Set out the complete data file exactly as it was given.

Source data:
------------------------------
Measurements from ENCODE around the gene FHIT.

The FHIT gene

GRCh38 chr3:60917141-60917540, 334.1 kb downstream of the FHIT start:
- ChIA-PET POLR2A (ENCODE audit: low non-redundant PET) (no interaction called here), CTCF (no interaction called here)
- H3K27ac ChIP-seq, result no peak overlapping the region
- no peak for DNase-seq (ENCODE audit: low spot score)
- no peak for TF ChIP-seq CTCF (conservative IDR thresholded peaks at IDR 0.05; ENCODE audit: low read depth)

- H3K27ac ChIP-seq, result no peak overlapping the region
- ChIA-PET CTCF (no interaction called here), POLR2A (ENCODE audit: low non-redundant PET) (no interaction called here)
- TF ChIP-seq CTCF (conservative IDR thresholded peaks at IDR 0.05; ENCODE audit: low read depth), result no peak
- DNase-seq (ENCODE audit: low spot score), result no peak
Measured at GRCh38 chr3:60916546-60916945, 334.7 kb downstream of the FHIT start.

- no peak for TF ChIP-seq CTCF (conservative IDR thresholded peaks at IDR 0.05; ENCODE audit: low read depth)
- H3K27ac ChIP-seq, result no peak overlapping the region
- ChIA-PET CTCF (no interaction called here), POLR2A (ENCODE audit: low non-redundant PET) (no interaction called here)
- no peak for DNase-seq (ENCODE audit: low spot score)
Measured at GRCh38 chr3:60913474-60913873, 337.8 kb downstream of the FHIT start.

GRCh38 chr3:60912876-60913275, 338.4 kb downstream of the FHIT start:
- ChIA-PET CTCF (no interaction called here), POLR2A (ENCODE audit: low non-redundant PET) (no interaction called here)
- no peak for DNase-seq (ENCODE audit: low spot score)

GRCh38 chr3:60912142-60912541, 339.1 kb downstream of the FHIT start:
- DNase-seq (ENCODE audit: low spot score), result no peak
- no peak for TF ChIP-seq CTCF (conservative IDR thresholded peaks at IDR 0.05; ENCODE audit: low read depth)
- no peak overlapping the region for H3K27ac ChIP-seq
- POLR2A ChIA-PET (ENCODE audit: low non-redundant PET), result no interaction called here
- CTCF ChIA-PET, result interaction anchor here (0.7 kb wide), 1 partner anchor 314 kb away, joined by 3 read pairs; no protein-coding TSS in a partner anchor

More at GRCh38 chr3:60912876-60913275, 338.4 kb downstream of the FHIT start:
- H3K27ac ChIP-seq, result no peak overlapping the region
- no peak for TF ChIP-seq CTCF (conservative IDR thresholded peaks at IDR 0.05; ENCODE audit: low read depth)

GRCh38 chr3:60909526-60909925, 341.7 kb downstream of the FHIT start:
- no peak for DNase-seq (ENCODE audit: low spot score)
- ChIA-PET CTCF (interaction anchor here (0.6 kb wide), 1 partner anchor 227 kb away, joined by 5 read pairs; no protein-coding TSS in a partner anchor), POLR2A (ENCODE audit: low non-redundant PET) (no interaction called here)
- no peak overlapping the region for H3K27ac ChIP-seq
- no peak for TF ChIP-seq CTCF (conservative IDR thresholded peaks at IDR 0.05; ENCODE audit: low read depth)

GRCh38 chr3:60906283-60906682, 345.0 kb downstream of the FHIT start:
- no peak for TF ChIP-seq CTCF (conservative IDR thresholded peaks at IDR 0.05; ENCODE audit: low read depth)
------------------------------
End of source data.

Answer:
Measurements from ENCODE around the gene FHIT.

The FHIT gene

GRCh38 chr3:60917141-60917540, 334.1 kb downstream of the FHIT start:
- ChIA-PET POLR2A (ENCODE audit: low non-redundant PET) (no interaction called here), CTCF (no interaction called here)
- H3K27ac ChIP-seq, result no peak overlapping the region
- no peak for DNase-seq (ENCODE audit: low spot score)
- no peak for TF ChIP-seq CTCF (conservative IDR thresholded peaks at IDR 0.05; ENCODE audit: low read depth)

- H3K27ac ChIP-seq, result no peak overlapping the region
- ChIA-PET CTCF (no interaction called here), POLR2A (ENCODE audit: low non-redundant PET) (no interaction called here)
- TF ChIP-seq CTCF (conservative IDR thresholded peaks at IDR 0.05; ENCODE audit: low read depth), result no peak
- DNase-seq (ENCODE audit: low spot score), result no peak
Measured at GRCh38 chr3:60916546-60916945, 334.7 kb downstream of the FHIT start.

- no peak for TF ChIP-seq CTCF (conservative IDR thresholded peaks at IDR 0.05; ENCODE audit: low read depth)
- H3K27ac ChIP-seq, result no peak overlapping the region
- ChIA-PET CTCF (no interaction called here), POLR2A (ENCODE audit: low non-redundant PET) (no interaction called here)
- no peak for DNase-seq (ENCODE audit: low spot score)
Measured at GRCh38 chr3:60913474-60913873, 337.8 kb downstream of the FHIT start.

GRCh38 chr3:60912876-60913275, 338.4 kb downstream of the FHIT start:
- ChIA-PET CTCF (no interaction called here), POLR2A (ENCODE audit: low non-redundant PET) (no interaction called here)
- no peak for DNase-seq (ENCODE audit: low spot score)

GRCh38 chr3:60912142-60912541, 339.1 kb downstream of the FHIT start:
- DNase-seq (ENCODE audit: low spot score), result no peak
- no peak for TF ChIP-seq CTCF (conservative IDR thresholded peaks at IDR 0.05; ENCODE audit: low read depth)
- no peak overlapping the region for H3K27ac ChIP-seq
- POLR2A ChIA-PET (ENCODE audit: low non-redundant PET), result no interaction called here
- CTCF ChIA-PET, result interaction anchor here (0.7 kb wide), 1 partner anchor 314 kb away, joined by 3 read pairs; no protein-coding TSS in a partner anchor

More at GRCh38 chr3:60912876-60913275, 338.4 kb downstream of the FHIT start:
- H3K27ac ChIP-seq, result no peak overlapping the region
- no peak for TF ChIP-seq CTCF (conservative IDR thresholded peaks at IDR 0.05; ENCODE audit: low read depth)

GRCh38 chr3:60909526-60909925, 341.7 kb downstream of the FHIT start:
- no peak for DNase-seq (ENCODE audit: low spot score)
- ChIA-PET CTCF (interaction anchor here (0.6 kb wide), 1 partner anchor 227 kb away, joined by 5 read pairs; no protein-coding TSS in a partner anchor), POLR2A (ENCODE audit: low non-redundant PET) (no interaction called here)
- no peak overlapping the region for H3K27ac ChIP-seq
- no peak for TF ChIP-seq CTCF (conservative IDR thresholded peaks at IDR 0.05; ENCODE audit: low read depth)

GRCh38 chr3:60906283-60906682, 345.0 kb downstream of the FHIT start:
- no peak for TF ChIP-seq CTCF (conservative IDR thresholded peaks at IDR 0.05; ENCODE audit: low read depth)